LOS ANGELES, CALIFORNIA - JANUARY 28: St. Vincent performs onstage during the 62nd Annual GRAMMY Awa...
Emma McIntyre/Getty Images Entertainment/Getty Images


10 Of St. Vincent's Hardest Rock Songs

Essential listening for the singer’s new album, All Born Screaming.

When St. Vincent released the lead single of her upcoming seventh album, All Born Screaming, in March, the immediate consensus among critics and fans was that the avant-rocker was back to her roots. Following 2017’s pop-leaning Masseduction and 2021’s funked-up Daddy’s Home, the singer’s sound had seemingly strayed further and further away from the spiky and weird rock that originally shot her to stardom in the early 2010s. But with the wailing guitar on “Broken Man,” she was suddenly back — heavier and harder than ever.

And indeed, St. Vincent — real name Annie Clark — has said in interviews that the new project features some of her “darkest” songs to date, with lyrics that swirl around living and dying, and straight-edge rock production remniscent of Nine Inch Nails and Tori Amos, her earliest inspirations. But these sonic influences that have long inhabited her music, from 2015’s self-titled to 2011’s Strange Mercy. In the lead-up to All Born Screaming, out April 26, we compiled 10 of her hardest rock songs where we first saw this vision.

“Your Lips Are Red” (2007)

As far back as her debut record, St. Vincent has had a penchant for angular rock that’s apparent on songs like “Your Lips Are Red,” which features drums that pound like a migraine and electric courses of guitar.

“Marrow” (2009)

“Marrow,” a mid-album track from St. Vincent’s sophomore record, Actor, begins on a note of whimsy before descending into a cacophonous guitar grind, all while she spells out, “H-E-L-P” — which is as dark as a song can get.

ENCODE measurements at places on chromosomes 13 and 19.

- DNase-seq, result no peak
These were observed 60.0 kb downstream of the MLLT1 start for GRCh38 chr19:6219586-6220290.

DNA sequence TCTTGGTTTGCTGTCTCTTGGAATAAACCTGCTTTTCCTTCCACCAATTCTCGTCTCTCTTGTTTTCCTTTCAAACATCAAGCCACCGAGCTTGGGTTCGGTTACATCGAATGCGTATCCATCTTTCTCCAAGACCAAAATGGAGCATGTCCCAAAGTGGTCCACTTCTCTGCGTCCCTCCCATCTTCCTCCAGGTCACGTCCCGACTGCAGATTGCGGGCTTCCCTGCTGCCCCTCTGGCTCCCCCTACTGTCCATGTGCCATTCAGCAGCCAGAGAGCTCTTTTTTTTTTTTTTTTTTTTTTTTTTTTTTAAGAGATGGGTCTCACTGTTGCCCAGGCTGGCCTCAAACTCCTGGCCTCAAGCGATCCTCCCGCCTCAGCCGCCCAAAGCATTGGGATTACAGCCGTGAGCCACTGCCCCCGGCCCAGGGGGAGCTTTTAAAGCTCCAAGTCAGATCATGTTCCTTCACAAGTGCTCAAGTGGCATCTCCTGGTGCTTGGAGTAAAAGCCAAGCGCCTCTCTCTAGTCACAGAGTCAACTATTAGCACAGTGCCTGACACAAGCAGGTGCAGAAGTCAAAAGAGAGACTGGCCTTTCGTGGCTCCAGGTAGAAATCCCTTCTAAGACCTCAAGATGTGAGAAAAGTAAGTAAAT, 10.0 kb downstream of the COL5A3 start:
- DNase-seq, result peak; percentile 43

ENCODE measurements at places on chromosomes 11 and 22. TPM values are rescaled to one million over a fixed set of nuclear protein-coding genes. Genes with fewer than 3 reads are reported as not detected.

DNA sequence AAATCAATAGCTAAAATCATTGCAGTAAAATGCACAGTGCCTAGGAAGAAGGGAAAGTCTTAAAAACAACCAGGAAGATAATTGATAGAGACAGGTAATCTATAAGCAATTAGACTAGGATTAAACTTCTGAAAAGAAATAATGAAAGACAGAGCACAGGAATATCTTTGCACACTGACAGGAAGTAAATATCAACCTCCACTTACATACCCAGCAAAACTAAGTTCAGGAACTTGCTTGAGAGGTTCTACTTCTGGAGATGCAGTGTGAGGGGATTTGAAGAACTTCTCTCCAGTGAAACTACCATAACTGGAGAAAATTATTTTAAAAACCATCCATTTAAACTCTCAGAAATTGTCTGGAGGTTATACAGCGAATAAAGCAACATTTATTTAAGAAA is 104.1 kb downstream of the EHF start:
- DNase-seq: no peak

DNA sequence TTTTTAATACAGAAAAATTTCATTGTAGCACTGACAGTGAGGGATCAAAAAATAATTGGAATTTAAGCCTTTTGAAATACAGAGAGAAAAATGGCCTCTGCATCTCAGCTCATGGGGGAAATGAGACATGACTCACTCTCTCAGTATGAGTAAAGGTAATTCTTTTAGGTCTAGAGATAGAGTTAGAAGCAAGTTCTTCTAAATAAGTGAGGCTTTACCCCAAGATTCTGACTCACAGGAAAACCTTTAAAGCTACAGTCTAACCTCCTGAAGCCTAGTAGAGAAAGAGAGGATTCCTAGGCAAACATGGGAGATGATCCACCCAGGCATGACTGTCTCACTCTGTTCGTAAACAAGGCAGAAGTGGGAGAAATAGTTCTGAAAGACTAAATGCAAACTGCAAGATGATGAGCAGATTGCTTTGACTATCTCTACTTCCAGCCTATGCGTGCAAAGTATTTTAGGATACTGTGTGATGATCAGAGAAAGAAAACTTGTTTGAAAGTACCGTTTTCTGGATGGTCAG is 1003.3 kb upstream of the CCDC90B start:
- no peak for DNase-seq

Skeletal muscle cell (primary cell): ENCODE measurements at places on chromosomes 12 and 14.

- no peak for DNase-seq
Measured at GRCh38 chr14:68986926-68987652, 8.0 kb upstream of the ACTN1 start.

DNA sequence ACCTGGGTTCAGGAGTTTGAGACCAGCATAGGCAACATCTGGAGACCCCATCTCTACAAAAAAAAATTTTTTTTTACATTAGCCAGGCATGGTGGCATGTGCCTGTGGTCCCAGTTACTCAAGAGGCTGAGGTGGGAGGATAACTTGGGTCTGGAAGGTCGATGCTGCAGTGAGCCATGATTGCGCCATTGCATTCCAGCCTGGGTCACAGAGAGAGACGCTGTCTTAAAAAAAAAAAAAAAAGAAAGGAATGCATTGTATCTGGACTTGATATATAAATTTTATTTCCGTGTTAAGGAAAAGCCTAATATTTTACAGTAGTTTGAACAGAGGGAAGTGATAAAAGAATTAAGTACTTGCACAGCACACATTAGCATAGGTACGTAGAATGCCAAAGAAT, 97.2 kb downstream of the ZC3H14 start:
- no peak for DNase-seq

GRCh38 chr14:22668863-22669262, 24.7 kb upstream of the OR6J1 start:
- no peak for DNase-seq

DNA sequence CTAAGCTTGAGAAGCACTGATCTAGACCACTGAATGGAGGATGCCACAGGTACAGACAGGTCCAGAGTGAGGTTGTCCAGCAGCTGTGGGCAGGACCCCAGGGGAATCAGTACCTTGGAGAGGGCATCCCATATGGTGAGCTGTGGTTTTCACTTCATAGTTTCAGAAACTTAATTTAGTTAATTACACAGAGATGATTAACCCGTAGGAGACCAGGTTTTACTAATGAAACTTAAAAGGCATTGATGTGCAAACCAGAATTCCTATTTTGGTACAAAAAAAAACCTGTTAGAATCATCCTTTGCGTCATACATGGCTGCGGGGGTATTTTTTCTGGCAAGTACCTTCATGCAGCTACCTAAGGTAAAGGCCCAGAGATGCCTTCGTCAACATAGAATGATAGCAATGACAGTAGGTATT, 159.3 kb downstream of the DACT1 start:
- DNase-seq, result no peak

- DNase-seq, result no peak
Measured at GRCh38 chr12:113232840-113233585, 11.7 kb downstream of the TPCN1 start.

“Actor Out of Work” (2009)

St. Vincent details all the pathetic ways she sees a potential lover on this hit from Actor, but what lingers in the mind after its two-and-a-half-minute runtime is its driving, barreling beat dotted with off-key trumpet flourishes.

“Cheerleader” (2011)

One hallmark of St. Vincent songs is the way she writes choruses that absolutely crack open in a frenzy like on “Cheerleader.” She also uses this tactic on “Broken Man.”

“Cruel” (2011)

St. Vincent’s signature grinding, electric guitar riff is unmissable on “Cruel,” a longtime critic favorite.

“Rattlesnake” (2015)

If you didn’t know “Rattlesnake” was originally from St. Vincent’s 2015 self-titled, you could easily mistake the song’s distorted, noisy tangle as a single from the upcoming All Born Screaming.

“Prince Johnny” (2015)

“Prince Johnny” is mid-tempo and deeply emotional, but it’s also got a serrated edge, thanks to blown-out bass and the scratchy noise that invades St. Vincent’s vocals — a technique that’s also heard on “Broken Man.”

“Digital Witness” (2015)

The blown-out distortion and synths heard on recent singles “Flea” and “Big Time Nothing” can be traced back to previous tracks like 2015’s “Digital Witness.”

“Birth In Reverse” (2015)

If we’re talking pure, industrial-sounding rock, 2015’s “Birth In Reverse” is one of St. Vincent’s earliest songs that dabbled in that genre.

“Los Ageless” (2017)

Compared to her other albums, 2017’s Masseduction was decidedly sleeker, but “Los Ageless” still had some grit — plus, that blazing riff is unmistakably Annie Clark.